Huaneng Renewables, the wind power unit of China’s largest power producer, China Huaneng Group, has raised HK$6.23 billion ($800 million) from its second attempt at a Hong Kong initial public offering.
The company’s first effort in December last year was called off before pricing partly due to a competing IPO from a key mainland rival, Datang Renewable, that was offered at a cheaper valuation. So it was probably with some satisfaction that Huaneng was able to price its re-launched and scaled-down offering at a premium to that same competitor.
The company achieved this even after pricing the deal in the lower half of the range at HK$2.50 per share, having been offered between HK$2.28 and HK$2.98.
The offering was multiple times covered across the range, according to sources. However, they noted that key players, such as global long-only funds with a renewable focus and sovereign wealth funds, were coming together around the final price. And, in light of the downturn in the Hong Kong market in the second half of last week — the Hang Seng Index fell 1.6% on Thursday and another 1.3% on Friday — the company was said to have been keen to price at a level where it would strike a balance between raising the amount of cash it needs and achieving a successful deal that trades well in the secondary market. Whether it succeeded in doing so will become clear when the stock starts trading on Friday.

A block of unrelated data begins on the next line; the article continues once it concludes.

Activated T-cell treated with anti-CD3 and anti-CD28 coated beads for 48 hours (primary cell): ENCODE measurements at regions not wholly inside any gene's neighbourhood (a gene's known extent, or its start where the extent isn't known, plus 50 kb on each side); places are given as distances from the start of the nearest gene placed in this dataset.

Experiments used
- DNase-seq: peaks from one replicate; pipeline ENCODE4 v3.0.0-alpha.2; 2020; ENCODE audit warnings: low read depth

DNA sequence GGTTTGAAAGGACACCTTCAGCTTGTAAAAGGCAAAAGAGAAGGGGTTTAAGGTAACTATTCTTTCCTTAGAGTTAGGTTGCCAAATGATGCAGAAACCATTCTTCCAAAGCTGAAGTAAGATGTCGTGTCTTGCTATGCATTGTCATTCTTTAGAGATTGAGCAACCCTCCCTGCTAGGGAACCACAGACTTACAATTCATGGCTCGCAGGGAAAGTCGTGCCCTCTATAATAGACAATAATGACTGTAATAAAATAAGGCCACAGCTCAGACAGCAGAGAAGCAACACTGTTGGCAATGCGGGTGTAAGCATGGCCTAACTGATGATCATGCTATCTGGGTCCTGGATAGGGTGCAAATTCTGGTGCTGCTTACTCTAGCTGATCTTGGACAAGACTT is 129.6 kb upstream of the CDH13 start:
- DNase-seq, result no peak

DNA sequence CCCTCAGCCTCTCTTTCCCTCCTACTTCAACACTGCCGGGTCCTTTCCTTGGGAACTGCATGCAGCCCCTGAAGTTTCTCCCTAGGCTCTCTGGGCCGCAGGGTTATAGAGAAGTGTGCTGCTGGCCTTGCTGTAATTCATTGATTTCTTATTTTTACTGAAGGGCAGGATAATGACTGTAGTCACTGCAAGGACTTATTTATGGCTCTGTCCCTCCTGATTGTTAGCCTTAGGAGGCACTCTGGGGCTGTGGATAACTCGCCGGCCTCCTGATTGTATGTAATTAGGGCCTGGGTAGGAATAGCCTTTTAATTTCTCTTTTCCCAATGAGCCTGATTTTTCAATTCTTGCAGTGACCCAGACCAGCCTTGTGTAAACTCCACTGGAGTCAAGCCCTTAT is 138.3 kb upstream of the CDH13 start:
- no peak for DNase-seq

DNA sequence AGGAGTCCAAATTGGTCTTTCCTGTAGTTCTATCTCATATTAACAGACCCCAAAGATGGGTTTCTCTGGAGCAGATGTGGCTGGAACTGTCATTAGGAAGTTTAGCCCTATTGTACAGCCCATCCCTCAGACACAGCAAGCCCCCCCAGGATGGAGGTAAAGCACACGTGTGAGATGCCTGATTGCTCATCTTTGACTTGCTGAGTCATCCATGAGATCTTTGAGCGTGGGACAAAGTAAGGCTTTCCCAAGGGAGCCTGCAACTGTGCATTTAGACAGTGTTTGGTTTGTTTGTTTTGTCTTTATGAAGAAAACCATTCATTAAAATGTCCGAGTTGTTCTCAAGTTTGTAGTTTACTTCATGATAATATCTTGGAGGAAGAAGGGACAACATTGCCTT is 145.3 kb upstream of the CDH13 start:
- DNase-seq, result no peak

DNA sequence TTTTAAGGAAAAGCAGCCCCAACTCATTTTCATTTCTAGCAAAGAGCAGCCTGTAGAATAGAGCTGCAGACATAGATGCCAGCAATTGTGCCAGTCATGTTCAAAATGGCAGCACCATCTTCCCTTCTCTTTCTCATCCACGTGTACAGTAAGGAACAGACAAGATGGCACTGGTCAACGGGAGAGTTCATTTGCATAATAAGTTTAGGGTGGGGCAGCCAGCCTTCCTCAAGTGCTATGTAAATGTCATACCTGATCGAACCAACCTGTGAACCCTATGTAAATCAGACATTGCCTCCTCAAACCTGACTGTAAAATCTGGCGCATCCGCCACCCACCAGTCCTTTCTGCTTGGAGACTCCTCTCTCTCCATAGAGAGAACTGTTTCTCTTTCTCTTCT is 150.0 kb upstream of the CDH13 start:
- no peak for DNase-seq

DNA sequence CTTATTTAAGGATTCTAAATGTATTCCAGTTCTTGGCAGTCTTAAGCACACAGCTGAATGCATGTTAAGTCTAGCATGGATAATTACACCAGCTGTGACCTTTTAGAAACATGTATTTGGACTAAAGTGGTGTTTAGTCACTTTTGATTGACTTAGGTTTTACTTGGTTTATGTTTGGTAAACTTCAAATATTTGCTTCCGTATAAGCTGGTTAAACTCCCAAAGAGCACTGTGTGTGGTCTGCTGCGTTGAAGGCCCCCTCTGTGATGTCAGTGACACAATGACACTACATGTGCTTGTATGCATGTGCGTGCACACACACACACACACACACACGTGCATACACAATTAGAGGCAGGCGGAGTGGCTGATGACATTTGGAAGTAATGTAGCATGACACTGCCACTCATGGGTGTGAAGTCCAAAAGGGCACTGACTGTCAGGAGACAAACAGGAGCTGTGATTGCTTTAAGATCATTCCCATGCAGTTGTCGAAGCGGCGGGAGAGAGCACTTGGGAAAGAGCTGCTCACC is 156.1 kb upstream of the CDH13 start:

Almost all the institutional investors that submitted orders when Huaneng was in the market in December are said to have participated again, which is perhaps not too surprising since the valuation was a bit less demanding this time around. At the same time, the outlook for the wind power industry is also looking a bit brighter than it did six months ago. Among other things, China has confirmed its target to increase the country’s installed wind generating capacity to 180 gigawatts by 2020 from 45 gigawatts at the end of last year, and the nuclear disaster in Japan has prompted Beijing to halt further nuclear expansion while it completes an independent investigation into potential risks, which could create a power shortage and help increase the demand for wind power.